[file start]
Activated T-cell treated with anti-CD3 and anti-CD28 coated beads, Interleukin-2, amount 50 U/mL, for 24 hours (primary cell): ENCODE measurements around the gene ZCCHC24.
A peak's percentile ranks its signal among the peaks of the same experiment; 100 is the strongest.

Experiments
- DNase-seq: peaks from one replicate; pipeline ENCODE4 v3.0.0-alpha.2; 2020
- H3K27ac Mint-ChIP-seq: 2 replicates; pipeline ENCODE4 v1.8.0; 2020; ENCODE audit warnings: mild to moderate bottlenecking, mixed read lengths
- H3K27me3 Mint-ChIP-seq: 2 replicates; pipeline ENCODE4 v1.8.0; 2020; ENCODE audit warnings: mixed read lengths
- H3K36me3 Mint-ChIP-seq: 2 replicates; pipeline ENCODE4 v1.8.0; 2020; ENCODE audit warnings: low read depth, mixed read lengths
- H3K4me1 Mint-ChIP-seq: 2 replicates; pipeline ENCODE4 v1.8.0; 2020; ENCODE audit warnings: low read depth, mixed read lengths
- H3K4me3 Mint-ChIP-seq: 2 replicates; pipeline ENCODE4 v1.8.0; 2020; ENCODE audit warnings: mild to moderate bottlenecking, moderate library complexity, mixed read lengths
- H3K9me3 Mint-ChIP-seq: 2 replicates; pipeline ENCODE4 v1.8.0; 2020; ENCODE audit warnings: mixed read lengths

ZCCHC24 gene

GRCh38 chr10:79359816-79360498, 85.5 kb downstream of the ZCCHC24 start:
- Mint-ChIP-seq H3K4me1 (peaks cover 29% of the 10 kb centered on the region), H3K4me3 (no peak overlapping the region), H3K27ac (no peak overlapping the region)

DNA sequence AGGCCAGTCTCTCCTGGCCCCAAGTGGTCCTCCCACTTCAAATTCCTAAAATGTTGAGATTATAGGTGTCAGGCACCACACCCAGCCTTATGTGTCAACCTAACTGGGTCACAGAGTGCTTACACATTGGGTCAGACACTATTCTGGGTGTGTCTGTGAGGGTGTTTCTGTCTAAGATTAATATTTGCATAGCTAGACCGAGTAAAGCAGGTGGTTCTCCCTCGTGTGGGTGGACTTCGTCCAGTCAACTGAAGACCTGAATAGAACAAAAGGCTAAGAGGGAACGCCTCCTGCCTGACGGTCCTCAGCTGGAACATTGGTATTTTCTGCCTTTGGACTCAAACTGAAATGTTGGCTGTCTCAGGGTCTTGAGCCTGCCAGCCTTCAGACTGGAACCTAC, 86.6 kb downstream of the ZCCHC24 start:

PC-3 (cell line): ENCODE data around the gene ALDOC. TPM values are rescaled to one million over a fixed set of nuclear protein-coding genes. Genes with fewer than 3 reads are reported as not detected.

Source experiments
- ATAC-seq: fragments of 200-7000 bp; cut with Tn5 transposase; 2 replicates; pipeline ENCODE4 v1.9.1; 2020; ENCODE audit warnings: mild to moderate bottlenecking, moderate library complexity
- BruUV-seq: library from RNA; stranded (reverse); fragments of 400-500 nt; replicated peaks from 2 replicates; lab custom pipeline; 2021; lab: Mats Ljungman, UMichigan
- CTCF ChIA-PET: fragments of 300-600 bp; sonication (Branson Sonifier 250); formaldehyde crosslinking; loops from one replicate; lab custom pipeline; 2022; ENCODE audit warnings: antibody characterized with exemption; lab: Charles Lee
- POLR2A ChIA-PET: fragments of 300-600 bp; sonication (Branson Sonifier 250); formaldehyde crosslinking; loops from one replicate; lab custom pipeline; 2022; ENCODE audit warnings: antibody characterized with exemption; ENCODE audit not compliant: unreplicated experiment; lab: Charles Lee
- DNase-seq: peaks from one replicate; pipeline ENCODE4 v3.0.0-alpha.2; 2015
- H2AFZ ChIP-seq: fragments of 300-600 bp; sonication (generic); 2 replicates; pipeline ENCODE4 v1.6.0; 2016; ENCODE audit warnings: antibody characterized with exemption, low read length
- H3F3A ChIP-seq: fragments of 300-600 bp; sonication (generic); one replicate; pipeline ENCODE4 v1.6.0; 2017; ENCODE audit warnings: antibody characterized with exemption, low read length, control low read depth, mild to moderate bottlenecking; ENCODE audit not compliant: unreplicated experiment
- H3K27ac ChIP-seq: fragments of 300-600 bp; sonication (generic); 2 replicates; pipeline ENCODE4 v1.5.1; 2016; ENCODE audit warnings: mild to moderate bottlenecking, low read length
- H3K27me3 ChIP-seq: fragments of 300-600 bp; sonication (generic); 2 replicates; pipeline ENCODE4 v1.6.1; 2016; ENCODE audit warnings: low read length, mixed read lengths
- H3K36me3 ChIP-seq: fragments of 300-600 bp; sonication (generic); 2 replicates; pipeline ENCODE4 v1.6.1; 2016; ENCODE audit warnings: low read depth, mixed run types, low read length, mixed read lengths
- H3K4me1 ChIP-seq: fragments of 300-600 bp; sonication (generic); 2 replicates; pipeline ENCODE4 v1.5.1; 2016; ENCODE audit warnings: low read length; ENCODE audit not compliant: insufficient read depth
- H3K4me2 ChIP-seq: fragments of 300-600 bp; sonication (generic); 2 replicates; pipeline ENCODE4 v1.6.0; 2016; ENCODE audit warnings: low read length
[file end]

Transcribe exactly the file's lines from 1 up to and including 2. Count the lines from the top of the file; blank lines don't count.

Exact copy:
Activated T-cell treated with anti-CD3 and anti-CD28 coated beads, Interleukin-2, amount 50 U/mL, for 24 hours (primary cell): ENCODE measurements around the gene ZCCHC24.
A peak's percentile ranks its signal among the peaks of the same experiment; 100 is the strongest.